Yellow was for Inspiration and Wisdom, Red the Martyrdom of Jesus, White - Purity, Green - Hope, New Beginnings, Innocence and Youth, and Orange for Strength, Persistence, Warmth and Ambition.
There are regions of the country where even the color of the first egg found during the Easter egg hunt is important. Blue is unlucky, while Red should bring three days of good luck.
It is a tradition throughout Germany that children, and many adults, decorate hollowed out white eggs with designs, faces, flowers, chicks, rabbits, using water colors, special felt tip pens, pieces of paper, fabric, shells or beads. Or one of the special packets of paints and egg decorating kits that are on sale at every supermarket leading up to Easter.
While color experiments with ingredients from around the home are also fun.
Boiling white eggs in slightly vinegary water with spinach turns them green, chopped onion skins give brown shells, turmeric colors them yellow, using beetroot juice they end up deep red, and although it might be thought of as a "cold unlucky" color blueberry juice makes a beautiful blue.
Boiling uncooked eggs that have been wrapped tightly in a small piece of thin muslin together with a few flat leaves, such a parsley or grass, make a leaf pattern and once cold the colored eggs can be polished to a shine with cooking oil.
These colored and decorated "gekochte Eier", boiled eggs, areeaten, used to decorate the Easter morning breakfast table, added to a plaited sweet bread, could be an "Osterkranz" - Easter wreath or Osterzopf - Easter plait, given as gifts or hung on the Easter tree.
Continuing with the egg theme "Falsche Hase", False Hare, is often on the table, especially for "den Osterbrunch". This is a recipe from the days when meat was scarce in the years immediately after WWII but is still popular today, and it is basically a meatloaf, sometimes shaped to resemble a rabbit, with a boiled egg hidden inside.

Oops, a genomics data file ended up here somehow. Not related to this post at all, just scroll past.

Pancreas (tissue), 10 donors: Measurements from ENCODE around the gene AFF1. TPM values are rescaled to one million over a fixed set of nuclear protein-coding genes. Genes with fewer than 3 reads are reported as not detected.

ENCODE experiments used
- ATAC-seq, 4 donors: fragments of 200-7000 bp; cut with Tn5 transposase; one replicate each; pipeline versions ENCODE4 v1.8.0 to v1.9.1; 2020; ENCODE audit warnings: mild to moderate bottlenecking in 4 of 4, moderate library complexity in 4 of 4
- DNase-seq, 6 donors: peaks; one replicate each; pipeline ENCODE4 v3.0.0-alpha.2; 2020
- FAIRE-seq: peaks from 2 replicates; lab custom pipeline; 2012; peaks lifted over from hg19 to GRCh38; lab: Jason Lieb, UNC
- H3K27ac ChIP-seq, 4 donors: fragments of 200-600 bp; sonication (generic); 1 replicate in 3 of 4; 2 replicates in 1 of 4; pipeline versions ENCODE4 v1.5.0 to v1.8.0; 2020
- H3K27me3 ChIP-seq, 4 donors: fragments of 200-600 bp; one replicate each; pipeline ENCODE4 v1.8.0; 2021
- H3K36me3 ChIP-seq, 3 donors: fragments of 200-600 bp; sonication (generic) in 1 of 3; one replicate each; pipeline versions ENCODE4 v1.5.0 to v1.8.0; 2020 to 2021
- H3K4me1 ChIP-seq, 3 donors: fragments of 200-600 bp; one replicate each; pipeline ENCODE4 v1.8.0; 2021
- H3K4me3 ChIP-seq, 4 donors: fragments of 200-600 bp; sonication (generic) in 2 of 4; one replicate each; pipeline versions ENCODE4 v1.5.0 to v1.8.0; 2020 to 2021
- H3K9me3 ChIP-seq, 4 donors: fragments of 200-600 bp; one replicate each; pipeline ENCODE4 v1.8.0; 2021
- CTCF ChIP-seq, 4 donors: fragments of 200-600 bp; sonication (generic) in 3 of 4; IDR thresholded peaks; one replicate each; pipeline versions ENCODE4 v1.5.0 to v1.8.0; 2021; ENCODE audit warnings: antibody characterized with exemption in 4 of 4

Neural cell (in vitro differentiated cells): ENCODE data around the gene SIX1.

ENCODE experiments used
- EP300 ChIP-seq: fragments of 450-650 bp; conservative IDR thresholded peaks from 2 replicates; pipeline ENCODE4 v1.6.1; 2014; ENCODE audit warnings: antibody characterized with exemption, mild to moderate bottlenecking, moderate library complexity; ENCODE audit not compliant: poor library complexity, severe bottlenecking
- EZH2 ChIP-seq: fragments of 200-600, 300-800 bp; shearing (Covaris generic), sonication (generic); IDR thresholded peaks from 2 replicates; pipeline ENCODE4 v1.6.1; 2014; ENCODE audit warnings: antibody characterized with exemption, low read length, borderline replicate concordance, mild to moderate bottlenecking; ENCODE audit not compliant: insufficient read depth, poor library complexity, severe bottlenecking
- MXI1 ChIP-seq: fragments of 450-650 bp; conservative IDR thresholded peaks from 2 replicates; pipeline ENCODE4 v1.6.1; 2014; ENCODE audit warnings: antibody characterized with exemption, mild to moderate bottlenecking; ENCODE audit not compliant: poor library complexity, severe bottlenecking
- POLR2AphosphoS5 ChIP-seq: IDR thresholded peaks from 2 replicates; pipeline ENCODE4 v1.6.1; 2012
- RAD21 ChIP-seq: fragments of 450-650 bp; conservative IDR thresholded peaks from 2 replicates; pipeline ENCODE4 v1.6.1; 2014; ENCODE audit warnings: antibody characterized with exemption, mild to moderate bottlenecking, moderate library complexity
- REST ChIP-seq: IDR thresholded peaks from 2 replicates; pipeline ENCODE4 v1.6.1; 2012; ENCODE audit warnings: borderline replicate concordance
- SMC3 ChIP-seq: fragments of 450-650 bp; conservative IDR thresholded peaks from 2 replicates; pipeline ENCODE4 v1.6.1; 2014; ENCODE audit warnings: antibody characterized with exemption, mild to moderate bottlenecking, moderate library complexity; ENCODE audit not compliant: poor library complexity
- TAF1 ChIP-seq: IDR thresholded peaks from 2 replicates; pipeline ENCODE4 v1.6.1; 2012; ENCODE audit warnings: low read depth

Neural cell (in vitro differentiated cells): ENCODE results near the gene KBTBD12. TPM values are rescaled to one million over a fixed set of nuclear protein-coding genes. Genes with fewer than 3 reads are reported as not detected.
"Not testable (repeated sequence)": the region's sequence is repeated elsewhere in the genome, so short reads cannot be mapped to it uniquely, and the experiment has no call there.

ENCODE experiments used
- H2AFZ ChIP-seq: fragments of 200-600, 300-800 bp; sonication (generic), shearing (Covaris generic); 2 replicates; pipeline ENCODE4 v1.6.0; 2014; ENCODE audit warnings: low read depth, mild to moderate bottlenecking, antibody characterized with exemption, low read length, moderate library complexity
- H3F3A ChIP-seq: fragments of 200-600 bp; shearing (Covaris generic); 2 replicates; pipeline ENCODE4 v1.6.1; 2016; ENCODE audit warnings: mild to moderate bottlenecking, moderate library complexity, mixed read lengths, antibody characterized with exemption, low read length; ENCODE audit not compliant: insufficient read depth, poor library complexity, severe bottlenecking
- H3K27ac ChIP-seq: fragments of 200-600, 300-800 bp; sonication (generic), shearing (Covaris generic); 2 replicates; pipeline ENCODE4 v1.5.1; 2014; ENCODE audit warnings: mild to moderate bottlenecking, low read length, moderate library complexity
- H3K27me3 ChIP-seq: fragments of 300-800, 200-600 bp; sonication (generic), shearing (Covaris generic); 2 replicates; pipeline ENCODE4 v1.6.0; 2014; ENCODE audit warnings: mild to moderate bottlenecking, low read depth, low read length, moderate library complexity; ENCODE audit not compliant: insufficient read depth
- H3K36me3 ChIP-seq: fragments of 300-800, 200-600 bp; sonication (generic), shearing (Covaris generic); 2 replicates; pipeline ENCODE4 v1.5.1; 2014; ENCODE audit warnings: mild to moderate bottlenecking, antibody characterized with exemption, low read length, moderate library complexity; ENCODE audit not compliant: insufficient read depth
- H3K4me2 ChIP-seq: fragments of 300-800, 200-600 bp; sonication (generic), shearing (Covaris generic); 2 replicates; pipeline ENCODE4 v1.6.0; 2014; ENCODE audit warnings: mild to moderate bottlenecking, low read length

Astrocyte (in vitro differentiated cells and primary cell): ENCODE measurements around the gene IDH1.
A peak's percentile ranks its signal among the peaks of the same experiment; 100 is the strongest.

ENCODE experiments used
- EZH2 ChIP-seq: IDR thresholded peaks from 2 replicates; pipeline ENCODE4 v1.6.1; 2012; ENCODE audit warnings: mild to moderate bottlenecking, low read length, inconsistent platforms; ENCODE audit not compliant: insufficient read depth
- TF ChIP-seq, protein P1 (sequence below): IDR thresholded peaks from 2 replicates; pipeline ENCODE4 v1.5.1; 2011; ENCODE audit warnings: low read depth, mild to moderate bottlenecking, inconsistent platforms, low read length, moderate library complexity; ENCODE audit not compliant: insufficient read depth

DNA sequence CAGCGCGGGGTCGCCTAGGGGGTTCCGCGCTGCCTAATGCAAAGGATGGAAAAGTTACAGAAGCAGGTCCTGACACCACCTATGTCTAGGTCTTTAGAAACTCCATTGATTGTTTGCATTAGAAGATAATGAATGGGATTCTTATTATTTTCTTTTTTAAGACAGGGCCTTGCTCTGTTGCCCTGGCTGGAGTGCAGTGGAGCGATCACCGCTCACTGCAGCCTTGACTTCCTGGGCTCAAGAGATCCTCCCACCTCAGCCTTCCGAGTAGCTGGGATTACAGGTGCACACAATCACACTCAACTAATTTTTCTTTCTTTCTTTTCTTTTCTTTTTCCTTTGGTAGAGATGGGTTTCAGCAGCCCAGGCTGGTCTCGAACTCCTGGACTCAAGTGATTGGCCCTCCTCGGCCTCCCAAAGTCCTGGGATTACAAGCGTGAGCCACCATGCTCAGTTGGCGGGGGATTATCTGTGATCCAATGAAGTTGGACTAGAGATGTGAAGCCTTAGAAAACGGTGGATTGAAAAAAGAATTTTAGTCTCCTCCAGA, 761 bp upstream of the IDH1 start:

As they were forbidden during Lent in early Christian days, eggs were a highly anticipated delicacy forty days later and, although few follow the strict Lenten rules in today's Germany, eggs in all their forms still play a starring role in the country's Easter celebrations.
FROHE OSTERN...HAPPY EASTER!
Illustrations: The Eierbaum, Egg Tree, decorated each year by the Kraft Family, Saalfeld, Thuringia, photographer AndrewPoison via de.wikipedia - Natural Well Decorated for Easter, Diepersdorf | Foto: Hans Brinek - Traditional plaited Osterzopf with an Osterzweige - decorated Easter table tree via Brigitte.de.
You Should Also Read:
Easter in Germany - Traditions
Easter in Germany - Recipes
Chocolate Museum Cologne, where a chocolate rabbit starts life as a cocoa bean
Editor's Picks Articles
Top Ten Articles
Content copyright © 2018 by Francine A. McKenna. All rights reserved.
This content was written by Francine A. McKenna. If you wish to use this content in any manner, you need written permission. Contact Francine A. McKenna for details.